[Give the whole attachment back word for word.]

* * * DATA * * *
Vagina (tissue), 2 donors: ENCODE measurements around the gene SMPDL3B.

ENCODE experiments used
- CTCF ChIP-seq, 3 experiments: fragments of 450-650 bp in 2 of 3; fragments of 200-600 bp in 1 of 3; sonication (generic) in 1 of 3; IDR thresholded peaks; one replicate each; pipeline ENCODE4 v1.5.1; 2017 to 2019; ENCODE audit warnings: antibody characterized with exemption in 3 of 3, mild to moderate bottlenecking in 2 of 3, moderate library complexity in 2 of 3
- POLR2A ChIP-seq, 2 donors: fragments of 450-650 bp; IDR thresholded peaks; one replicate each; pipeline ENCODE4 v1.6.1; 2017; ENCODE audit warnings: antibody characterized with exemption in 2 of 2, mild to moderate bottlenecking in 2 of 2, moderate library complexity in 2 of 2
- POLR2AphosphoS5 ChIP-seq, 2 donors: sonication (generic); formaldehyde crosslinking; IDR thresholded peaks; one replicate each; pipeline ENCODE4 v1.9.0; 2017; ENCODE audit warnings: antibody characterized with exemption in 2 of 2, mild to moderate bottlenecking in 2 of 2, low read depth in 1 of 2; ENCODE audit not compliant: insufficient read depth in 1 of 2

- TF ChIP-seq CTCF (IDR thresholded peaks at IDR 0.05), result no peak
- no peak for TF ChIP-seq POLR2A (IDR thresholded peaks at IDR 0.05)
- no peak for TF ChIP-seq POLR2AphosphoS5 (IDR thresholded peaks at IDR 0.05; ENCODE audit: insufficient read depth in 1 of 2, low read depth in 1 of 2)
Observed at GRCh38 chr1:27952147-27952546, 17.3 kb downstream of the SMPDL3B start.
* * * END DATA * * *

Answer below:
Vagina (tissue), 2 donors: ENCODE measurements around the gene SMPDL3B.

ENCODE experiments used
- CTCF ChIP-seq, 3 experiments: fragments of 450-650 bp in 2 of 3; fragments of 200-600 bp in 1 of 3; sonication (generic) in 1 of 3; IDR thresholded peaks; one replicate each; pipeline ENCODE4 v1.5.1; 2017 to 2019; ENCODE audit warnings: antibody characterized with exemption in 3 of 3, mild to moderate bottlenecking in 2 of 3, moderate library complexity in 2 of 3
- POLR2A ChIP-seq, 2 donors: fragments of 450-650 bp; IDR thresholded peaks; one replicate each; pipeline ENCODE4 v1.6.1; 2017; ENCODE audit warnings: antibody characterized with exemption in 2 of 2, mild to moderate bottlenecking in 2 of 2, moderate library complexity in 2 of 2
- POLR2AphosphoS5 ChIP-seq, 2 donors: sonication (generic); formaldehyde crosslinking; IDR thresholded peaks; one replicate each; pipeline ENCODE4 v1.9.0; 2017; ENCODE audit warnings: antibody characterized with exemption in 2 of 2, mild to moderate bottlenecking in 2 of 2, low read depth in 1 of 2; ENCODE audit not compliant: insufficient read depth in 1 of 2

- TF ChIP-seq CTCF (IDR thresholded peaks at IDR 0.05), result no peak
- no peak for TF ChIP-seq POLR2A (IDR thresholded peaks at IDR 0.05)
- no peak for TF ChIP-seq POLR2AphosphoS5 (IDR thresholded peaks at IDR 0.05; ENCODE audit: insufficient read depth in 1 of 2, low read depth in 1 of 2)
Observed at GRCh38 chr1:27952147-27952546, 17.3 kb downstream of the SMPDL3B start.